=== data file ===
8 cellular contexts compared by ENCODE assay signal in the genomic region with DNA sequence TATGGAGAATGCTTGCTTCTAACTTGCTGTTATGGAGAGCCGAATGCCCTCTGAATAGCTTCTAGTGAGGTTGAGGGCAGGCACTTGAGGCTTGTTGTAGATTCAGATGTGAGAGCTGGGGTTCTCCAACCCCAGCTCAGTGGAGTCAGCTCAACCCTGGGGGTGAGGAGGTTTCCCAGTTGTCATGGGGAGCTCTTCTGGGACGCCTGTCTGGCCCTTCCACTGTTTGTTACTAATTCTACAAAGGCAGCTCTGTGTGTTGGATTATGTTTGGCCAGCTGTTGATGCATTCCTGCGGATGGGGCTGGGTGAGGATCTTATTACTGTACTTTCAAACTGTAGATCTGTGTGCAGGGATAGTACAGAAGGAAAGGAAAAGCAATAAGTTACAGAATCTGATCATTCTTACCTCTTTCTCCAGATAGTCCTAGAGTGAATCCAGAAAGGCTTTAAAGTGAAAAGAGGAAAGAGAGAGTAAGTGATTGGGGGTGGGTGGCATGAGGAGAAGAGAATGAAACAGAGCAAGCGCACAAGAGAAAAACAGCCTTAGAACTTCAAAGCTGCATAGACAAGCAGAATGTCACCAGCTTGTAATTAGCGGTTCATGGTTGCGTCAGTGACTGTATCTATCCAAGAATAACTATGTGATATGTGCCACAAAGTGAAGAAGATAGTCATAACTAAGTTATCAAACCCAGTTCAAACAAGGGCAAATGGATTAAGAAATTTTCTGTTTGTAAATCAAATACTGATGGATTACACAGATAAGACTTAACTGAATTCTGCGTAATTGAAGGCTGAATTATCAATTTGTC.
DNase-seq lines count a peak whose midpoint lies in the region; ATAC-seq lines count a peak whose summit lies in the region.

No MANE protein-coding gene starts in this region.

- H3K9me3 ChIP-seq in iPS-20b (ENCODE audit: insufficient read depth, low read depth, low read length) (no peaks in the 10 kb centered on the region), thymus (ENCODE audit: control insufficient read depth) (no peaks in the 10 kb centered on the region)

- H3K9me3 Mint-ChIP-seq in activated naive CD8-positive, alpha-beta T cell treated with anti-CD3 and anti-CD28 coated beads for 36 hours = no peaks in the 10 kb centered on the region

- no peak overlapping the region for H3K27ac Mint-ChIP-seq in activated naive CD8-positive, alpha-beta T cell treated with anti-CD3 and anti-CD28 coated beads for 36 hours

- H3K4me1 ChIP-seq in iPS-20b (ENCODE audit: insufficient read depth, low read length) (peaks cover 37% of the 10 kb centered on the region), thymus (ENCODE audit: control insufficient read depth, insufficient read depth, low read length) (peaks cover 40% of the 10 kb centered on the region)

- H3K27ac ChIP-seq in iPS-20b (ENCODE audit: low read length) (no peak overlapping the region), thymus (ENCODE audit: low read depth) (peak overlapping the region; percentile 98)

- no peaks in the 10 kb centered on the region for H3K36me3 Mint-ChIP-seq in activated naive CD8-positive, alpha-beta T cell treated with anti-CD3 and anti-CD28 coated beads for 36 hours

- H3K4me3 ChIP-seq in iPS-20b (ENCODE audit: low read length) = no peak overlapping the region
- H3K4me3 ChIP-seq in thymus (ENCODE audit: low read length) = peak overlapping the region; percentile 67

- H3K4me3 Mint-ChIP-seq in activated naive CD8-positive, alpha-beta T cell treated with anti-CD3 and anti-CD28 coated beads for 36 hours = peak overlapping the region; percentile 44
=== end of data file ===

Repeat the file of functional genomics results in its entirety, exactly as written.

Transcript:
8 cellular contexts compared by ENCODE assay signal in the genomic region with DNA sequence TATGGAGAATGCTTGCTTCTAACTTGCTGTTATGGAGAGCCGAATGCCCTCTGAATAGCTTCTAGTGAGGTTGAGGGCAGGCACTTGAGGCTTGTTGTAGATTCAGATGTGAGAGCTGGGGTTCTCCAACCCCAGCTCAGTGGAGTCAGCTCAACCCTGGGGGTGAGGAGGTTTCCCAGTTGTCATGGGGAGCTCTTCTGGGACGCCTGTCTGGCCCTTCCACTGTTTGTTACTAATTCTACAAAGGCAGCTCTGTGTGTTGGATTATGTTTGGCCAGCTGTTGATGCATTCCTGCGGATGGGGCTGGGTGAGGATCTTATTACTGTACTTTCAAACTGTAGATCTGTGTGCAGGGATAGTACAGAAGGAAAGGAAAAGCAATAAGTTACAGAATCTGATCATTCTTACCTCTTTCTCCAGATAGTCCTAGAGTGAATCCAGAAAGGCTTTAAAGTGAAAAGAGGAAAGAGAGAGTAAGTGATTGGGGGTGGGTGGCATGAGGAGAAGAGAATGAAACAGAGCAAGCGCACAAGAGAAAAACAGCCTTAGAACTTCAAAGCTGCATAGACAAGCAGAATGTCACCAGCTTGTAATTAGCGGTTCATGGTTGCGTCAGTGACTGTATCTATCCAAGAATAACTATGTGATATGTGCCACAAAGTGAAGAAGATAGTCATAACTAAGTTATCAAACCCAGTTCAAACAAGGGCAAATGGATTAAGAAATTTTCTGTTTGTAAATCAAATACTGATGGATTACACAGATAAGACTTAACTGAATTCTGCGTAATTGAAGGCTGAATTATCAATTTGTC.
DNase-seq lines count a peak whose midpoint lies in the region; ATAC-seq lines count a peak whose summit lies in the region.

No MANE protein-coding gene starts in this region.

- H3K9me3 ChIP-seq in iPS-20b (ENCODE audit: insufficient read depth, low read depth, low read length) (no peaks in the 10 kb centered on the region), thymus (ENCODE audit: control insufficient read depth) (no peaks in the 10 kb centered on the region)

- H3K9me3 Mint-ChIP-seq in activated naive CD8-positive, alpha-beta T cell treated with anti-CD3 and anti-CD28 coated beads for 36 hours = no peaks in the 10 kb centered on the region

- no peak overlapping the region for H3K27ac Mint-ChIP-seq in activated naive CD8-positive, alpha-beta T cell treated with anti-CD3 and anti-CD28 coated beads for 36 hours

- H3K4me1 ChIP-seq in iPS-20b (ENCODE audit: insufficient read depth, low read length) (peaks cover 37% of the 10 kb centered on the region), thymus (ENCODE audit: control insufficient read depth, insufficient read depth, low read length) (peaks cover 40% of the 10 kb centered on the region)

- H3K27ac ChIP-seq in iPS-20b (ENCODE audit: low read length) (no peak overlapping the region), thymus (ENCODE audit: low read depth) (peak overlapping the region; percentile 98)

- no peaks in the 10 kb centered on the region for H3K36me3 Mint-ChIP-seq in activated naive CD8-positive, alpha-beta T cell treated with anti-CD3 and anti-CD28 coated beads for 36 hours

- H3K4me3 ChIP-seq in iPS-20b (ENCODE audit: low read length) = no peak overlapping the region
- H3K4me3 ChIP-seq in thymus (ENCODE audit: low read length) = peak overlapping the region; percentile 67

- H3K4me3 Mint-ChIP-seq in activated naive CD8-positive, alpha-beta T cell treated with anti-CD3 and anti-CD28 coated beads for 36 hours = peak overlapping the region; percentile 44